The Shetland island of Foula has continued to follow the Julian calendar, going back to the Romans, long after the rest of the country gave it up.
The residents of Great Britain’s remotest inhabited island will celebrate Christmas on January 6, nearly a fortnight after the rest of the UK and much of the world in accordance with a centuries-old tradition.
The 30 or so people who live on the island of Foula in Shetland celebrate their winter festivals according to the Julian calendar, which was abandoned by the rest of Scotland in 1600 and was last observed in 1752 in England and Ireland when the Gregorian calendar was adopted.
Foula adhered to the Julian calendar by keeping 1800 as a leap year, but it did not observe a leap year in 1900. As a result, Foula is now one day ahead of the Julian calendar and 12 days behind the Gregorian, celebrating Christmas on January 6 and New Year on January 13.
Every Christmas Day, all the islanders congregate in one house where they exchange gifts and sing songs. The group includes ten children.
Inhabitants of the island, which is situated 200 miles north of John O’Groats in Scotland, and twenty miles west south west of the other Shetland islands, preserve a strong Norse cultural tradition of music, festive foods and folklore tales. Their ancestors spoke Norn, an ancient form of the Old Norse language, until the start of the 19th century.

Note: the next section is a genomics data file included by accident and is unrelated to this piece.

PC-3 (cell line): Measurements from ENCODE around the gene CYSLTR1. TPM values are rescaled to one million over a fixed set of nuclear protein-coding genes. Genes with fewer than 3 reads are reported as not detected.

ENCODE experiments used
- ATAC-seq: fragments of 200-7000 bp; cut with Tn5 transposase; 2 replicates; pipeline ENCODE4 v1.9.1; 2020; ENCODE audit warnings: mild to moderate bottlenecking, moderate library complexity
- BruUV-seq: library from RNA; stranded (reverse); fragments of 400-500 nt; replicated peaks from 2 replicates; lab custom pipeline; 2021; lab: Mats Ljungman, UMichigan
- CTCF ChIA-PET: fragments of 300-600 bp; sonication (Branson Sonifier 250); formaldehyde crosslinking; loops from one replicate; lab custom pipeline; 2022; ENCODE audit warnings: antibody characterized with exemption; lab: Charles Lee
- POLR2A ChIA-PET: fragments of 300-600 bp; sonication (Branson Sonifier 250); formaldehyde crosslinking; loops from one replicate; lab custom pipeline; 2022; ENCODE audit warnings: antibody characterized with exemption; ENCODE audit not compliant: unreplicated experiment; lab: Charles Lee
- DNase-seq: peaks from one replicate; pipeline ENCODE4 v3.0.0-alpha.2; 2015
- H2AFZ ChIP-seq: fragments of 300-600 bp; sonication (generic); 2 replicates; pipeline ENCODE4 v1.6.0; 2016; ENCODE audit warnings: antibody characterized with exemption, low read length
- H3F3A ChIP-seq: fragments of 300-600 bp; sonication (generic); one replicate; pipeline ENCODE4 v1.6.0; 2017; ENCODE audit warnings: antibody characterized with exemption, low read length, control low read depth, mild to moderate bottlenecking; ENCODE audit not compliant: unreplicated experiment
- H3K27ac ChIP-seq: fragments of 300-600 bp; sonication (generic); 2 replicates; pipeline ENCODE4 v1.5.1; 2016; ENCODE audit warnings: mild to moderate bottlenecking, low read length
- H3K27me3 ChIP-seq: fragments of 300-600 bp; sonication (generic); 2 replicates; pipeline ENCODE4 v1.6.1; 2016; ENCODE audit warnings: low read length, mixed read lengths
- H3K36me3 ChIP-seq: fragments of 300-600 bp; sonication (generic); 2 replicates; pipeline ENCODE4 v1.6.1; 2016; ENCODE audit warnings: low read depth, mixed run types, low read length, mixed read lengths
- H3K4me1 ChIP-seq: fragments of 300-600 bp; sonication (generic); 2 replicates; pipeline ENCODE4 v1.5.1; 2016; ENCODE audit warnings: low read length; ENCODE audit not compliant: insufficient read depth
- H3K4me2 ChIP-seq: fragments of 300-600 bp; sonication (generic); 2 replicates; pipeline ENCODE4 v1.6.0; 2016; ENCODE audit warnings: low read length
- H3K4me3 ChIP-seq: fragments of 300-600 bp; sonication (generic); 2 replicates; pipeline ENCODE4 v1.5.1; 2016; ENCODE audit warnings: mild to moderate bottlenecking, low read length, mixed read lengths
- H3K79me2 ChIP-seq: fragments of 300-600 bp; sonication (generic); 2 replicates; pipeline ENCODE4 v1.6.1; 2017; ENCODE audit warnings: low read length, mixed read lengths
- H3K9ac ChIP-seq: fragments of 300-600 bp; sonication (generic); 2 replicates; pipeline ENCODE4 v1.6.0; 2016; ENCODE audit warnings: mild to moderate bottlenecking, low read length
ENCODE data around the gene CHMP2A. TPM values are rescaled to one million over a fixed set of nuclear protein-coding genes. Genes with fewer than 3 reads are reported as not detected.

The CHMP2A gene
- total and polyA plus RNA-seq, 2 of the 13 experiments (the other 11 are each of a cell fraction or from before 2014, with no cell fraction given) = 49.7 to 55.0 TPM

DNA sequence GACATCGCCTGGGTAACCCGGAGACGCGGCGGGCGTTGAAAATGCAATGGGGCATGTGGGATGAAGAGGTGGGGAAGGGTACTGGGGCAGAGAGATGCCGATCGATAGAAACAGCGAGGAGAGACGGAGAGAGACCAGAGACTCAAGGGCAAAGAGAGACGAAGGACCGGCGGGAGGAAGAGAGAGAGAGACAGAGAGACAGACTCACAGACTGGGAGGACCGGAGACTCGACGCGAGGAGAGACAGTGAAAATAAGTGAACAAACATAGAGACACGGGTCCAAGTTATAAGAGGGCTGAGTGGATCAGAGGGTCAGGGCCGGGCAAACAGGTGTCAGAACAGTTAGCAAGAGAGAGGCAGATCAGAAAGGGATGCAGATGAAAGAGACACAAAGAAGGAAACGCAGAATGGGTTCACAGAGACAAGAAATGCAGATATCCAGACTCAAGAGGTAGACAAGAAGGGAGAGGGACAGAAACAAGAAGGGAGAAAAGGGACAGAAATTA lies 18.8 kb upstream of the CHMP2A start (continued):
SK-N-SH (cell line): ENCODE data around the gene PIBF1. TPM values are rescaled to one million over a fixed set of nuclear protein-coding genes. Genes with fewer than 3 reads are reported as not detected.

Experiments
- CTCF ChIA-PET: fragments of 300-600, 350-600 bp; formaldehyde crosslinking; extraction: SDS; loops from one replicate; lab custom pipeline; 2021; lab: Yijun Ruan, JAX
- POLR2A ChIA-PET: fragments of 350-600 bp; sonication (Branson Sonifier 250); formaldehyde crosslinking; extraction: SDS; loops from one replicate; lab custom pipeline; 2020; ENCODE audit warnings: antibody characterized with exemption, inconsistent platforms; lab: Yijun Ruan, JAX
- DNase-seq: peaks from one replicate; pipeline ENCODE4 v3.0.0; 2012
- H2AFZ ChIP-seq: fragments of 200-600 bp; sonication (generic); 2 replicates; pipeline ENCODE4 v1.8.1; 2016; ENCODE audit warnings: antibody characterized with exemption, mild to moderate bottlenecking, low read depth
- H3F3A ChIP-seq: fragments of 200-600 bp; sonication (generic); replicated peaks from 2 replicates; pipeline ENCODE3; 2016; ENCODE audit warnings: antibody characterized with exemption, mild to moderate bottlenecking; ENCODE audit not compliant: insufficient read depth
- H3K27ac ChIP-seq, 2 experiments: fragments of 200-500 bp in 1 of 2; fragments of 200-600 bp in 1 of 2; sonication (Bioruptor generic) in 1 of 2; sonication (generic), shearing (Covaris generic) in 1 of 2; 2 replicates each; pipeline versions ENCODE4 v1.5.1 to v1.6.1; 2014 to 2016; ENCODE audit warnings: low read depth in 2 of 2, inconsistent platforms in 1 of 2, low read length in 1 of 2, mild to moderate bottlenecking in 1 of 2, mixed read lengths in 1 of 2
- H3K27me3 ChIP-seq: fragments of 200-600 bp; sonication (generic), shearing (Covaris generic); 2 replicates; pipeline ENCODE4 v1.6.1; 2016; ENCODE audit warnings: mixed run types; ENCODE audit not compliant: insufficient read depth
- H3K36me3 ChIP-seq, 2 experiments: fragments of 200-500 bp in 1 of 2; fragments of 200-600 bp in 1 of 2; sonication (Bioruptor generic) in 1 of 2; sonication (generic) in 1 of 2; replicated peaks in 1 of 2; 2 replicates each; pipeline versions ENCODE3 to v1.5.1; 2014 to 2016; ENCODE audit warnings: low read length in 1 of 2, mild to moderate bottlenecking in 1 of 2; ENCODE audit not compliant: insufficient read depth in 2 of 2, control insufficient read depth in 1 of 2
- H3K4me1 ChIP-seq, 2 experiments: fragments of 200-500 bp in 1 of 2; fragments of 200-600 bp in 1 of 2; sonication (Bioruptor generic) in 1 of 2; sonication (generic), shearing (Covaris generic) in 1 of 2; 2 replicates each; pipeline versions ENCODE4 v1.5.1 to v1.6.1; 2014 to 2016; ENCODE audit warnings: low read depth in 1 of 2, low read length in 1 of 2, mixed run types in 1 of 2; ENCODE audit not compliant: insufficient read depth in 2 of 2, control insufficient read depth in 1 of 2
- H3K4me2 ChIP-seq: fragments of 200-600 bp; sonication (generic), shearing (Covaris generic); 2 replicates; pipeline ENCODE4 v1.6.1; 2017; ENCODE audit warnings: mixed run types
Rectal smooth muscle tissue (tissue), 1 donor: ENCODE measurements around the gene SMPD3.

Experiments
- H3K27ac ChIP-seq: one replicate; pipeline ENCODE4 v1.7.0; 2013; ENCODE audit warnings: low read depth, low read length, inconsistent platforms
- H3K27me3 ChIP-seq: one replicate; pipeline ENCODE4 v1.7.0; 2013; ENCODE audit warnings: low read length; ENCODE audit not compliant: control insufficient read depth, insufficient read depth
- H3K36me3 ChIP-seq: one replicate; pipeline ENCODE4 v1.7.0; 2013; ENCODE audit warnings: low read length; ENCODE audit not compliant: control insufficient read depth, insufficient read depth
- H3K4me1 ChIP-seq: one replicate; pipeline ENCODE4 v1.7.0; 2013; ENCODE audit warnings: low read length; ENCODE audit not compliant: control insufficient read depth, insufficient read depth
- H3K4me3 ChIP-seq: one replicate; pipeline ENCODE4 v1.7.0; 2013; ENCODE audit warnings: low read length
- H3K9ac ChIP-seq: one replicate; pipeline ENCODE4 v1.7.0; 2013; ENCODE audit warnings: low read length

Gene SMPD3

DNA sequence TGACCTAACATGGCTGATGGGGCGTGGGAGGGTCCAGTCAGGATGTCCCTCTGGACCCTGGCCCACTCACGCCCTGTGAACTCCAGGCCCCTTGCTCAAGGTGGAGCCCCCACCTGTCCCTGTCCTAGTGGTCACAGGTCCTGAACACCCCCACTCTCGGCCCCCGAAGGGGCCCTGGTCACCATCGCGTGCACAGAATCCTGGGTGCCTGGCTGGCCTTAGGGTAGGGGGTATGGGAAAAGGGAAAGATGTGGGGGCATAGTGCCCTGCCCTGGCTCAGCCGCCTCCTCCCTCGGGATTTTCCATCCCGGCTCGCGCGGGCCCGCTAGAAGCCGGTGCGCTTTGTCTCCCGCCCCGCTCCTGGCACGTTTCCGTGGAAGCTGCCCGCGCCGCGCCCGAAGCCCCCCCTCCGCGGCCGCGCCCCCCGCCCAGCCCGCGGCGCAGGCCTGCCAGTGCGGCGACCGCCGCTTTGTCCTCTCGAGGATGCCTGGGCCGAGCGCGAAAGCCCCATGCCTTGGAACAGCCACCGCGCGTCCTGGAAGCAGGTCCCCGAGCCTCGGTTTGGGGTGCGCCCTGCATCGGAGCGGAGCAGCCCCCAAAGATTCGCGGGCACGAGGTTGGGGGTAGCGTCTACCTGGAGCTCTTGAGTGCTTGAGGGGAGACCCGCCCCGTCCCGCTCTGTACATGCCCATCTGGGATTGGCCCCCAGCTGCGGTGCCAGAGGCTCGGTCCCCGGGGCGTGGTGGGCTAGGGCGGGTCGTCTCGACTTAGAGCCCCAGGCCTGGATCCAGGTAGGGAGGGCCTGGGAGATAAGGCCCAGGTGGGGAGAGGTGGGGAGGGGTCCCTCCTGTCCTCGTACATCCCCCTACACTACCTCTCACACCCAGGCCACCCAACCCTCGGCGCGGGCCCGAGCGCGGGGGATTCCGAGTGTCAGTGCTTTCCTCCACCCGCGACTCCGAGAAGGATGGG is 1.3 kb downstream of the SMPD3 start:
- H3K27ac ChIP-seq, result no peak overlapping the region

The northern isles were acquired by the Scottish Crown in 1469-72 as part of the marriage settlement of King James III and his Queen Margaret of Denmark. Foula itself remained under Norse udal law till the late 16th century (when Scottish laird Robert Cheyne acquired Foula from the last Norse owner, Gorvel Fadersdatter), the Old Norse language was commonly spoken until the turn of the 18th and 19th centuries. The island’s Old Norse (ON) name is Fugla-ey – ‘bird island’; Noup is gnípr – a steep mountain with overhanging top; and Kame is kambr – a comb or crested ridge of hills. The last person to speak Norn was thought to be Jeannie Ratter (née Manson), who died in 1926.
Jacob Jacobsen, the Faroese linguist, visited Foula in 1894. He "found the folk lively, intelligent and of excellent memory" and corresponded with Robert Gear for many years. At the end of the 19th century, the island supported over 250 people.
Adapted by the Clever Boy from an article on the website of The Independent, from Wikipedia and from the website shetlandvisitor.com